I am always excited to work with new clients, meeting people and becoming part of their team is one of the best parts of this job. Yesterday I had the distinct pleasure of photographing a property for Kathran Helps of Royal Service Real Estate in Port Hope. Even though I have the good fortune of meeting and working with many wonderful people, it was immediately apparent that Kathran is the kind of person who truly cares. Everything she did and the way she conducted herself, the care for the presentation of the property and her kind and personable approach was truly extraordinary.
This beautiful rural property just north of Port Hope will make an amazing home for its new owners, and Kathran went above and beyond to make sure all of its virtues were on display. I don't think her clients can possibly know just how hard she works on their behalf!
The beautifully wooded lot near the end of a road terminating into a picturesque forest trail (no through traffic - awesome!)was just a wonderful place to spend some time. I know I didn't want to leave! Its great to be able to walk out onto the porch and just take in the peace and quiet - yet know that you're 5 minutes away from the 401 if need be!
The house itself is beautifully laid out and the interior was magnificently displayed thanks to the efforts of Sherry Wright of House of Esselle, who's staging brought an artists eye to the interior design and really made the home shine. Her vision really brought a simple country home together with the most tasteful elements of contemporary design! It's easy to make beautiful images when the subject is a work of art!
At the end of the day we got everything wrapped up just before the rain came, and I think the images will speak for the professionalism, care and attention to detail that Kathran brings to her work! I really look forward to future projects!
If you ask an architectural photographer to make some beautiful images of a building, he or she will do a few things first:
*figure out which way the building is facing (east, west, north or south – somewhat in between?)
*find out when the sun rises and sets at that spot on the proposed dates of the shoot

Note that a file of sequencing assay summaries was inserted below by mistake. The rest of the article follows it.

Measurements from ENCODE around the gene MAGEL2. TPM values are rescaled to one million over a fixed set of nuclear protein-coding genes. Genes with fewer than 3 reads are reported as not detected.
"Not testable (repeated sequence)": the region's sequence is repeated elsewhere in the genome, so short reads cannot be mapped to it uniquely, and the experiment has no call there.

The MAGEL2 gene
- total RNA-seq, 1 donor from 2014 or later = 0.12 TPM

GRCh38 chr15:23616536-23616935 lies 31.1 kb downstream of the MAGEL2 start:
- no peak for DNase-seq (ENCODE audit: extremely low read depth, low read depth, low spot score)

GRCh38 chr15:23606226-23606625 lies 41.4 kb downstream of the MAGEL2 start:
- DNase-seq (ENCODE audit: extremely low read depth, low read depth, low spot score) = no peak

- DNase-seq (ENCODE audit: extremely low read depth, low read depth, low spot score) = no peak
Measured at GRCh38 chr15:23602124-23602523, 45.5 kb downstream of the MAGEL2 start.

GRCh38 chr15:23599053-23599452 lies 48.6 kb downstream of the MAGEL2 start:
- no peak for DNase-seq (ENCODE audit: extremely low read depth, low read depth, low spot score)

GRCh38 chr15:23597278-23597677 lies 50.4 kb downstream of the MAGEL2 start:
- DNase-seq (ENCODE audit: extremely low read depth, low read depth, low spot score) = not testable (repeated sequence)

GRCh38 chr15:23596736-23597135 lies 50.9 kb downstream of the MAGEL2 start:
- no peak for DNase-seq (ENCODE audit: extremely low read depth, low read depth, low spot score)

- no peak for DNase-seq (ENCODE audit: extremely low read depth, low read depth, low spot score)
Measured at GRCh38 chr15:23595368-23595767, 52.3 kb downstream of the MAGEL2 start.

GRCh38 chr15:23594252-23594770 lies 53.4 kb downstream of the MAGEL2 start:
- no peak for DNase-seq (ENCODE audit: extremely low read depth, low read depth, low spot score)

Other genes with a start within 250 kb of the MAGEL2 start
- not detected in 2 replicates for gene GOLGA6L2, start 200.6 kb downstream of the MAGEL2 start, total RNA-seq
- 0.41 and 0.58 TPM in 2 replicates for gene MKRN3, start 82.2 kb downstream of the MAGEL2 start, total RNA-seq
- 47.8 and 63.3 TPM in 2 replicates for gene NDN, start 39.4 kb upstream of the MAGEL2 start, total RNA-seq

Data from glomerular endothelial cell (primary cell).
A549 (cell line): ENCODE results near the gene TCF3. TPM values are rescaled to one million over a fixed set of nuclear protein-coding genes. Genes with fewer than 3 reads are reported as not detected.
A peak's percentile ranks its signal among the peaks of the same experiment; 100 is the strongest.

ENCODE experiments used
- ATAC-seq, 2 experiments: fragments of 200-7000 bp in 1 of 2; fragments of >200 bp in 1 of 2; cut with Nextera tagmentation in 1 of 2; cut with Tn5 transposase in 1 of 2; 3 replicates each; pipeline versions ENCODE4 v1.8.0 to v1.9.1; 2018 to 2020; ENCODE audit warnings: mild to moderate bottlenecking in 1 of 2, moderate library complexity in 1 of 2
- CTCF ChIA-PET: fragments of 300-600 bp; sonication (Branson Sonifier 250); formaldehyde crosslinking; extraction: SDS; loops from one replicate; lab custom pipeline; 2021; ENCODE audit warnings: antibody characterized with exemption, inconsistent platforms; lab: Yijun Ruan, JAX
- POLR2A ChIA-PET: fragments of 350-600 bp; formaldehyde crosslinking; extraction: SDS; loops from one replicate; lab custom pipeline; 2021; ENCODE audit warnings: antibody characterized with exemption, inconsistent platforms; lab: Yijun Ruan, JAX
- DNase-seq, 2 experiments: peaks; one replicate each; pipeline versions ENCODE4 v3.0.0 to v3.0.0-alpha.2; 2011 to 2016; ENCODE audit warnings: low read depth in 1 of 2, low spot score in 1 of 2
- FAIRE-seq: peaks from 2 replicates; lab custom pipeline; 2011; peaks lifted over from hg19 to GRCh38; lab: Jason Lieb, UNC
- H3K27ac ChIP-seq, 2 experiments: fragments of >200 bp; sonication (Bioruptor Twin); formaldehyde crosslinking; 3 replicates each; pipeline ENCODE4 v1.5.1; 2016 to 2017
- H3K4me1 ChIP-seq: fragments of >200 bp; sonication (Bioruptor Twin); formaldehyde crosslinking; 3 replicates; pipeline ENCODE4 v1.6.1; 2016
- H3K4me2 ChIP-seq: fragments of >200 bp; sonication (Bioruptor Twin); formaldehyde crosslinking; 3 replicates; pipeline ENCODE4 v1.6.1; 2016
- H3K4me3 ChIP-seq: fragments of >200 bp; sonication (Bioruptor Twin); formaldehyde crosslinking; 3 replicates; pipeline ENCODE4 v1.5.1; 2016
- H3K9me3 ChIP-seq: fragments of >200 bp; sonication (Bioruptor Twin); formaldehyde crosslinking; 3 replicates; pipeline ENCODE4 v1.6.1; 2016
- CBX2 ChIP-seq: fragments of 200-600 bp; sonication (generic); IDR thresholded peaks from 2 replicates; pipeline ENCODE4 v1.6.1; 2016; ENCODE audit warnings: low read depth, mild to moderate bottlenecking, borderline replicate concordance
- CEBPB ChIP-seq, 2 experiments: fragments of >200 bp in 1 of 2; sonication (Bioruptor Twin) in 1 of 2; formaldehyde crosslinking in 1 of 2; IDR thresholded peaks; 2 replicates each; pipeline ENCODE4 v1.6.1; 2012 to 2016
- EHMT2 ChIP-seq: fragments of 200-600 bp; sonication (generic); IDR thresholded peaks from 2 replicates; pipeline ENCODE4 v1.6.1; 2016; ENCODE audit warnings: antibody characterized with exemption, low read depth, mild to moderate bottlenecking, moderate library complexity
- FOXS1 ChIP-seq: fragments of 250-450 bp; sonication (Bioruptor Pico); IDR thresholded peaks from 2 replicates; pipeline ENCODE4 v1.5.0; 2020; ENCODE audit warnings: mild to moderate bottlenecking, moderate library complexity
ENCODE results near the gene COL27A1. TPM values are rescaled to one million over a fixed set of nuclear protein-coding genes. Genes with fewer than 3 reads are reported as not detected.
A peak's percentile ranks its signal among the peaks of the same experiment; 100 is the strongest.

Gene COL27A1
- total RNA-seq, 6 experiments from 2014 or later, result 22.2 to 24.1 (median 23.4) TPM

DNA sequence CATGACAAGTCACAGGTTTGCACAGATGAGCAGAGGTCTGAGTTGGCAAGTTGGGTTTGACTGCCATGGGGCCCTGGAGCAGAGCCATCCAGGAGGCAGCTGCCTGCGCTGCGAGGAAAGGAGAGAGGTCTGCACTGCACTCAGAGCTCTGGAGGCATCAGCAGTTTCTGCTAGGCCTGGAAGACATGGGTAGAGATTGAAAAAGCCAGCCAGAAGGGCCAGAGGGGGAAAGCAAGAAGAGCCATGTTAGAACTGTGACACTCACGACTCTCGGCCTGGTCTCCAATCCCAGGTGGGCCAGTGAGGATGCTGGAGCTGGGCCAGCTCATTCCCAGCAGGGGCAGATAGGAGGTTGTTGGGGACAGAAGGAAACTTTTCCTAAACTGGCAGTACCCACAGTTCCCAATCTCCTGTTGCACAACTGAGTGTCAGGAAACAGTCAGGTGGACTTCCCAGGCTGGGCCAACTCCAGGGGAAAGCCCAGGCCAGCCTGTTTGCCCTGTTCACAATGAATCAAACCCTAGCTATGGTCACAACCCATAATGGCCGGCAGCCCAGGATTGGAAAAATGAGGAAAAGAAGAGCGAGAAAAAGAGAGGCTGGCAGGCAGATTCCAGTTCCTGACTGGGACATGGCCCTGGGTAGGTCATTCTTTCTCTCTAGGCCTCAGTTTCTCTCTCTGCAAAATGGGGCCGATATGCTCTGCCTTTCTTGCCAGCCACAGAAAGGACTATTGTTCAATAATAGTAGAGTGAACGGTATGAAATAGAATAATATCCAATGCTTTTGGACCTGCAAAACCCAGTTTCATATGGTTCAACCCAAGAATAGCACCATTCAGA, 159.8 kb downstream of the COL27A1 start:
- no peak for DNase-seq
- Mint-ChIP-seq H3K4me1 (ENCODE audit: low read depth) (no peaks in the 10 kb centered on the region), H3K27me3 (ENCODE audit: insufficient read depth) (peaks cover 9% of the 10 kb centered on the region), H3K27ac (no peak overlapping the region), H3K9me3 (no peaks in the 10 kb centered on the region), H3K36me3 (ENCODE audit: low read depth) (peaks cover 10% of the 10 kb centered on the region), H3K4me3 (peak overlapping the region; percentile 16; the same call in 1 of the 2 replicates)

*based on that information, the photographer will arrange for a time that puts the client’s desired view in the – quite literally – best light
Depending on the budget and the final concept, he or she may rent boom trucks or sky-jacks, perhaps lights, perhaps close off the parking areas to the building to make sure the views are not obstructed by random vehicles (in extreme cases on high budget shoots the streets may be shut down, etc – just like for a high budget movie production!)
In addition, the photographer will want full access to the building and its lights. Everything is just so, and the final piece – is the weather. Using sophisticated, meteorological reports, a date is chosen. And if the weather plays a trick, the shoot is rescheduled.
A few hours later, a couple of perfect views of a building are captured.
Of course that’s great if you are working with a multi-thousand dollar budget and have complete control over time and all other variables on location… But… Then there is real estate photography. The house needs to be on the market on Monday. The cleaning company was unable to deliver their bins because of a two day bout of freezing rain. You can shoot the house any day of the week you want… as long as it's Sunday. Sunday morning, specifically, because anything after noon is a “no go” with the owners and or the realtor…
And you’re a photographer who is not willing to just say “oh well, it is what it is”, you pride yourself on setting YOUR client apart with exceptional, eye catching photos.
You show up on Sunday. There is a slight wrinkle – it’s a blizzard. Quite literally, visibility measured in feet, not yards, lovely giant flakes of snow falling sideways from a slate grey sky. What do you do?
Well, some variation of this theme happens pretty much all the time in real estate photography. You are not the master of when and how, usually. Your clients understand that it would be better if you were, but that’s just not the reality of the business. From backlit houses and harsh shadows to full on blizzards, it all happens. Sure you could come back and reshoot the exteriors – but you have two other shoots that day (joke’s on you – they’re all facing the wrong way anyway by the time you get there).
This is why you’re a pro – you make it work. Most people could take a decent photo under perfect conditions if they get enough tries at it. A professional is called in to make a great image regardless of what conditions or challenges are presented; to solve problems, to find a way. To put it bluntly, this is what we get paid for.